Meaning of campaign in English:


Pronunciation /kamˈpeɪn/

See synonyms for campaign

Translate campaign into Spanish


  • 1An organized course of action to achieve a goal.

    ‘the campaign for a full inquiry into the regime’
    • ‘he accused the media of orchestrating a campaign against him’
    • ‘an advertising campaign’
    • ‘the campaign to reduce harmful vehicle emissions’
    • ‘Passenger numbers have soared since the M.E.N. won a campaign for a new city centre coach station.’
    • ‘From this platform he launched his campaign for election to the Lower House in 1958.’
    • ‘The campaign against nanotechnology, like other green campaigns, is being built on the twin themes of unknown risk and corporate greed.’
    • ‘His experiences have formed the basis of a worldwide advertising campaign for Sure deodorant.’
    • ‘Parents in Keighley have won a victory in a three-year campaign for free school bus passes.’
    • ‘Summers and the airport management have now started a campaign for tighter controls over the airspace.’
    • ‘Polly Toynbee lets something slip as she pursues her campaign for the nationalisation of children.’
    • ‘Later, some men objected to their kind of poetry and launched a campaign against them.’
    • ‘Ronaldo said his visit was part of his campaign against poverty around the world.’
    • ‘He also played a key role in the campaign against the care home.’
    • ‘Burnley council were runners up in a national award this week thanks to their campaign against dog fouling.’
    • ‘Thousands of York residents were urged today to back a campaign for greater funding for flood defences.’
    • ‘And he has now backed a local campaign against the show and vowed to go to prison in defence of his religion.’
    • ‘I was proud to be involved in the campaign for a maternity unit for Moray.’
    • ‘The family have said that they have not sought any financial support for their campaign for justice and will not do so.’
    • ‘We are thrilled that Dame Vera Lynn has joined our campaign for a memorial to the women of the Second World War.’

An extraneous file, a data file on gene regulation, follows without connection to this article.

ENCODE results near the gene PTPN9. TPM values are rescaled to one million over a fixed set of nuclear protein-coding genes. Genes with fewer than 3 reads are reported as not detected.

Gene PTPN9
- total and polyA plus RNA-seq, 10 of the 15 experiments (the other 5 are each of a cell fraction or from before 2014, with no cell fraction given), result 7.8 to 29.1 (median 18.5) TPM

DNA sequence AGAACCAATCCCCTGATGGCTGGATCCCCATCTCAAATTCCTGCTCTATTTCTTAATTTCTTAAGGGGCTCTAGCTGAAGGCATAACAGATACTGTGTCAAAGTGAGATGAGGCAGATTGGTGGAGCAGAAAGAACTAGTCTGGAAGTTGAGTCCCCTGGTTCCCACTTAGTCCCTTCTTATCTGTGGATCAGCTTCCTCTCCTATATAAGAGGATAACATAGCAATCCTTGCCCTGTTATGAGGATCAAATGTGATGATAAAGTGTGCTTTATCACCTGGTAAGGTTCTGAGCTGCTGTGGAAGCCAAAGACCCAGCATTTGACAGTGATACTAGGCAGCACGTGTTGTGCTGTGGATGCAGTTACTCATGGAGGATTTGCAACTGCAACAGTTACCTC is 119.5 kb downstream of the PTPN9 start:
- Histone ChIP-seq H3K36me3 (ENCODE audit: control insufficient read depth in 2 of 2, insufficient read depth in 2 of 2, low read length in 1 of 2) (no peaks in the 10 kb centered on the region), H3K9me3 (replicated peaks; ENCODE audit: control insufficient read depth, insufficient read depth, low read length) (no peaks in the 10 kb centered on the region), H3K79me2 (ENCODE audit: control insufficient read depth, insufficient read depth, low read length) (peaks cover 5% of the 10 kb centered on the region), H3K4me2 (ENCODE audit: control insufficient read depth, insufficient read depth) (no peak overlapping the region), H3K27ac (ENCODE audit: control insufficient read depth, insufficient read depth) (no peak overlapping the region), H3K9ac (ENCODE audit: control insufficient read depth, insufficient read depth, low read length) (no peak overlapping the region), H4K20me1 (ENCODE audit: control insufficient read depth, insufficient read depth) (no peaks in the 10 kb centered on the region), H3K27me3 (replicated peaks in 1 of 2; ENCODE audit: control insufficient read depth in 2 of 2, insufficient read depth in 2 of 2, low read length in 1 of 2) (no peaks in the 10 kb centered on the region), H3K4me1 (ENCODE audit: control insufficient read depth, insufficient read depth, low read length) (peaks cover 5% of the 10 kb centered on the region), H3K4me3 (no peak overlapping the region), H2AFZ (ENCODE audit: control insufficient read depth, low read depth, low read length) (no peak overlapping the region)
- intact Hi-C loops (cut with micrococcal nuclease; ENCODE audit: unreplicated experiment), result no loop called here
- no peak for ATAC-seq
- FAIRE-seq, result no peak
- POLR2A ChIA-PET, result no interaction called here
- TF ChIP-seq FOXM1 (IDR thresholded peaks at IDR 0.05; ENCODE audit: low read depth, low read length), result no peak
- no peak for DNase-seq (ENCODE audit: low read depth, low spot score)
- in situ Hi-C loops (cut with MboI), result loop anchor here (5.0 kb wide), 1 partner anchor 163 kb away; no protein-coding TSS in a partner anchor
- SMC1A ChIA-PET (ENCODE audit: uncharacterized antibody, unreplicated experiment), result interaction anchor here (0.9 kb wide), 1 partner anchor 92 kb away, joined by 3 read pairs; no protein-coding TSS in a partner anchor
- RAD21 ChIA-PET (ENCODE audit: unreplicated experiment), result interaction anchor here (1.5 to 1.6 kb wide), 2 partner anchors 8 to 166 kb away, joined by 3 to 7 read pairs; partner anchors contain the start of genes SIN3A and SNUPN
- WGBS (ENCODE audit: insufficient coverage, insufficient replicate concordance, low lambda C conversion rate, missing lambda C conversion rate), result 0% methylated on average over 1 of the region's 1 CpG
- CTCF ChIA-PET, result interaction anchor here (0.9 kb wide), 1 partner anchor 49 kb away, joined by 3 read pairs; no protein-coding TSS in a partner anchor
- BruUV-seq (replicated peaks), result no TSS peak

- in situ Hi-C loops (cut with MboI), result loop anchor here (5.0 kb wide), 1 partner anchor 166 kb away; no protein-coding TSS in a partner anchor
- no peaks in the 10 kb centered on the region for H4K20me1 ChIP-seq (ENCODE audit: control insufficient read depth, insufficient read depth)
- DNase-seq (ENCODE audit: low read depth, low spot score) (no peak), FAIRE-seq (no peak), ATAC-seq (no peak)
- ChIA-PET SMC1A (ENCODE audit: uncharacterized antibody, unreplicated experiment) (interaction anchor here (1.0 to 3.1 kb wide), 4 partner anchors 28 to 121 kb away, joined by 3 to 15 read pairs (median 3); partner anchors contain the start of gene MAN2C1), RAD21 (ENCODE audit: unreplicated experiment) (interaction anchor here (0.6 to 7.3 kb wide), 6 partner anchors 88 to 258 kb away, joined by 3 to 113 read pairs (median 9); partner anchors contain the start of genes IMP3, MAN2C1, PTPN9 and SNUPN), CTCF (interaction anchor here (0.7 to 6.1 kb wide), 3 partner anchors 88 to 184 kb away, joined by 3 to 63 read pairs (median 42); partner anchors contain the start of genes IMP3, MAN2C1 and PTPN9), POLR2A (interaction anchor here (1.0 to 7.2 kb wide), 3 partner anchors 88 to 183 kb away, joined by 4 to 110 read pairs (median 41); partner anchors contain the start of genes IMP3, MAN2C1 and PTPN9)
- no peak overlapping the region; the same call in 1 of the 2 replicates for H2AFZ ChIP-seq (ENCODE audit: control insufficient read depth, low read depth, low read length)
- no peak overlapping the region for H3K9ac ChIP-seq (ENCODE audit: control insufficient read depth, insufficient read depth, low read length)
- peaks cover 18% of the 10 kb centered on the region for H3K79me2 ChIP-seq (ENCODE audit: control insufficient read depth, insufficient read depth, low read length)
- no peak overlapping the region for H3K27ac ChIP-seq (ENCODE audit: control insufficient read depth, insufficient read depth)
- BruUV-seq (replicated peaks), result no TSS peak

• ‘The Newbold councillor is spearheading a campaign for a ban on outdoor drinking across the borough.’
    • ‘A Wiltshire primary school has stepped up its campaign for road safety with a petition.’
    • ‘Jakarta Police are in the midst of a campaign against drug trafficking in the capital.’
    • ‘The entire campaign for the referendum was set up to preclude that kind of idea from the start.’
    crusade, drive, push, effort, struggle, move, movement
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    1. 1.1A set of organized actions that a political candidate undertakes in an attempt to win an election.
      • ‘an election campaign’
  • 2A series of military operations intended to achieve a particular objective, confined to a particular area, or involving a specified type of fighting.

    ‘a desert campaign’
    • ‘the air campaign’
    • ‘the army set off on campaign’
    • ‘This he achieved by a prolonged series of military campaigns which unified all northern India under his rule.’
    • ‘For the media it is a conflict conducted in a series of military campaigns.’
    • ‘The Crusades were a series of military campaigns during the time of Medieval England against the Muslims of the Middle East.’
    • ‘Napoleon Bonaparte purportedly used this technique during his military campaigns.’
    • ‘The plan included everything from propaganda operations to paramilitary campaigns and guerilla operations.’
    • ‘When hostilities start, the unified commands plan and conduct campaigns and major operations.’
    • ‘We solemnly remember the soldiers who lost their lives fighting in these two campaigns.’
    • ‘Here the emphasis was on execution and not just the planning of campaigns and major operations.’
    • ‘But there was also a learning curve for subsequent military and naval campaigns by the British and French.’
    • ‘It is best, Sun Tzu said, when citizens are not involved in military campaigns.’
    • ‘If not, we will be waging military campaigns against new tyrannical regimes over and over again.’
    • ‘He was not much of a military figure and his campaigns were minor at best.’
    • ‘As with all military campaigns, control of information was its key weapon, and truth its first casualty.’